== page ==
Sibling package imports Sibling package imports python python

Sibling package imports

Tired of sys.path hacks?

There are plenty of sys.path.append -hacks available, but I found an alternative way of solving the problem in hand.


  • Wrap the code into one folder (e.g. packaged_stuff)
  • Create script where you use setuptools.setup(). (see minimal below)
  • Pip install the package in editable state with pip install -e <myproject_folder>
  • Import using from packaged_stuff.modulename import function_name


The starting point is the file structure you have provided, wrapped in a folder called myproject.

.└── myproject    ├── api    │   ├──    │   ├──    │   └──    ├── examples    │   ├──    │   ├──    │   └──    ├──    ├──    └── tests        ├──        └──

I will call the . the root folder, and in my example case it is located at C:\tmp\test_imports\.

As a test case, let's use the following ./api/

def function_from_api():    return 'I am the return value from api.api!'

from api.api import function_from_apidef test_function():    print(function_from_api())if __name__ == '__main__':    test_function()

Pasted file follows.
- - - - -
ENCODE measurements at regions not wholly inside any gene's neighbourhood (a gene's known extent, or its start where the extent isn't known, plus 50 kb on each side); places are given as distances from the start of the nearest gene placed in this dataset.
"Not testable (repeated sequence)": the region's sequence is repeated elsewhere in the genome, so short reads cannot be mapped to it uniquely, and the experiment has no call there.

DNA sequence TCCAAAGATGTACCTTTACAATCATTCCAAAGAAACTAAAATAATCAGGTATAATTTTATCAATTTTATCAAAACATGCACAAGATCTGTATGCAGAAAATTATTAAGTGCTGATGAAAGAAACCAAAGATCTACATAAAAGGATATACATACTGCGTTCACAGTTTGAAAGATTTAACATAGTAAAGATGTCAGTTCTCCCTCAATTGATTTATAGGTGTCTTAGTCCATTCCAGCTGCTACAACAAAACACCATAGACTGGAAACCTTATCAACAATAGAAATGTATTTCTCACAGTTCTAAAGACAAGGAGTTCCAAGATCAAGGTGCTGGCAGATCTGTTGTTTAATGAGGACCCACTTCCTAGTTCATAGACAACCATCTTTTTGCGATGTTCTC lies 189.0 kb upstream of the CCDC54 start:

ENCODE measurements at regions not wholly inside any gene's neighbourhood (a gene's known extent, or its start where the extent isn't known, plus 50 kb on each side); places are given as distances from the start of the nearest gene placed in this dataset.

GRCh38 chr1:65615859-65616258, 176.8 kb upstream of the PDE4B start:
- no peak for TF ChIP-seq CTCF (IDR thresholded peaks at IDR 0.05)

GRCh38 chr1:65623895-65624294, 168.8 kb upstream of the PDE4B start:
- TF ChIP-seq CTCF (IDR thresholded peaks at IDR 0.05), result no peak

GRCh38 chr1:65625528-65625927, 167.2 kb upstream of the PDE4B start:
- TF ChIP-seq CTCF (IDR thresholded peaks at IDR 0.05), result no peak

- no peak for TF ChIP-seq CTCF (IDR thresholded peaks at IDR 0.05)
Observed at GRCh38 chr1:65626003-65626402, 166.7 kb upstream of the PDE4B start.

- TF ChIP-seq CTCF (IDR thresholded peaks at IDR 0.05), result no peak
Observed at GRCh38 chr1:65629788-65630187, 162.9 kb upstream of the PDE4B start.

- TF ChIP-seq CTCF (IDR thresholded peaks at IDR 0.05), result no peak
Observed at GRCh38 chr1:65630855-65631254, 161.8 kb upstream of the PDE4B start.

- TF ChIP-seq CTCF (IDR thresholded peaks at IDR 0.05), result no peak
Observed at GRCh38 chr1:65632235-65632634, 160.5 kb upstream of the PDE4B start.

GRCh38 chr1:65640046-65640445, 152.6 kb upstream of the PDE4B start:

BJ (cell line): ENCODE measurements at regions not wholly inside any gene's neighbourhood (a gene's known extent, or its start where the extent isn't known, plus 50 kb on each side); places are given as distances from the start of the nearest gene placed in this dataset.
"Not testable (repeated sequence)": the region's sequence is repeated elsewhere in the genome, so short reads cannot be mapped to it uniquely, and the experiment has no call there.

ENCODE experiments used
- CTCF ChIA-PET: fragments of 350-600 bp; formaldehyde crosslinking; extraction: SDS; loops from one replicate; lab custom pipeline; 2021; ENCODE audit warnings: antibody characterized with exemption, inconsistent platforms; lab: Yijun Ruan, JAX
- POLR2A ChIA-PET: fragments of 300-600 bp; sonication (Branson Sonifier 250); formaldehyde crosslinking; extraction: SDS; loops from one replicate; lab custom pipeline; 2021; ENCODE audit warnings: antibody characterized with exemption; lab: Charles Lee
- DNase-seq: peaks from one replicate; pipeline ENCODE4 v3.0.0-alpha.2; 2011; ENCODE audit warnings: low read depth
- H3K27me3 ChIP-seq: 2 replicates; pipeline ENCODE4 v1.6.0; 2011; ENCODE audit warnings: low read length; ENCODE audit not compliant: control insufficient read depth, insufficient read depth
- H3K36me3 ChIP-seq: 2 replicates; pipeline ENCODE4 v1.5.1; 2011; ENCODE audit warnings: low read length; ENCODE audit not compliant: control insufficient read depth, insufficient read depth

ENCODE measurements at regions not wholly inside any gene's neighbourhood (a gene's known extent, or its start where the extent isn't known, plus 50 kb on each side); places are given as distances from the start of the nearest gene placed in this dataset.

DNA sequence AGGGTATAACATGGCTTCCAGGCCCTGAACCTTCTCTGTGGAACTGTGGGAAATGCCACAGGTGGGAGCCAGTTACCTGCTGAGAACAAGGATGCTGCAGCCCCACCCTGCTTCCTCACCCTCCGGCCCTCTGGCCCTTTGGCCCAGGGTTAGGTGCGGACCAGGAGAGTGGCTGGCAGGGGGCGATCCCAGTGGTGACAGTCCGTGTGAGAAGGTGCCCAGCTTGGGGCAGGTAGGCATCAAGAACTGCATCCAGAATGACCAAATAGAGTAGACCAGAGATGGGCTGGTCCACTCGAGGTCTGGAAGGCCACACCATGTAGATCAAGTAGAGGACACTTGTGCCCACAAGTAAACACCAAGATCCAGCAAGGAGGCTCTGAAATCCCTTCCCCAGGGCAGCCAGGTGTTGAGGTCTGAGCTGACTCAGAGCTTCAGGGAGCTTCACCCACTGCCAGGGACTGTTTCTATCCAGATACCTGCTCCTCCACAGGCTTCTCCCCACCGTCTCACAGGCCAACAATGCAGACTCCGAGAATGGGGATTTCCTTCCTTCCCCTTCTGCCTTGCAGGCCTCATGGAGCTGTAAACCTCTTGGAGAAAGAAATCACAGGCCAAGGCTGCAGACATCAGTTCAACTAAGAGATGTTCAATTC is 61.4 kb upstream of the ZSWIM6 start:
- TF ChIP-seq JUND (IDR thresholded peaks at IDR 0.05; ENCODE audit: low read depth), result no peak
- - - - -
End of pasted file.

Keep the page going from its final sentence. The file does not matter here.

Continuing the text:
Try to run test_one:

PS C:\tmp\test_imports> python .\myproject\tests\test_one.pyTraceback (most recent call last):  File ".\myproject\tests\", line 1, in <module>    from api.api import function_from_apiModuleNotFoundError: No module named 'api'

Also trying relative imports wont work:

Using from ..api.api import function_from_api would result into

PS C:\tmp\test_imports> python .\myproject\tests\test_one.pyTraceback (most recent call last):  File ".\tests\", line 1, in <module>    from ..api.api import function_from_apiValueError: attempted relative import beyond top-level package


  1. Make a file to the root level directory

The contents for the would be*

from setuptools import setup, find_packagessetup(name='myproject', version='1.0', packages=find_packages())
  1. Use a virtual environment

If you are familiar with virtual environments, activate one, and skip to the next step. Usage of virtual environments are not absolutely required, but they will really help you out in the long run (when you have more than 1 project ongoing..). The most basic steps are (run in the root folder)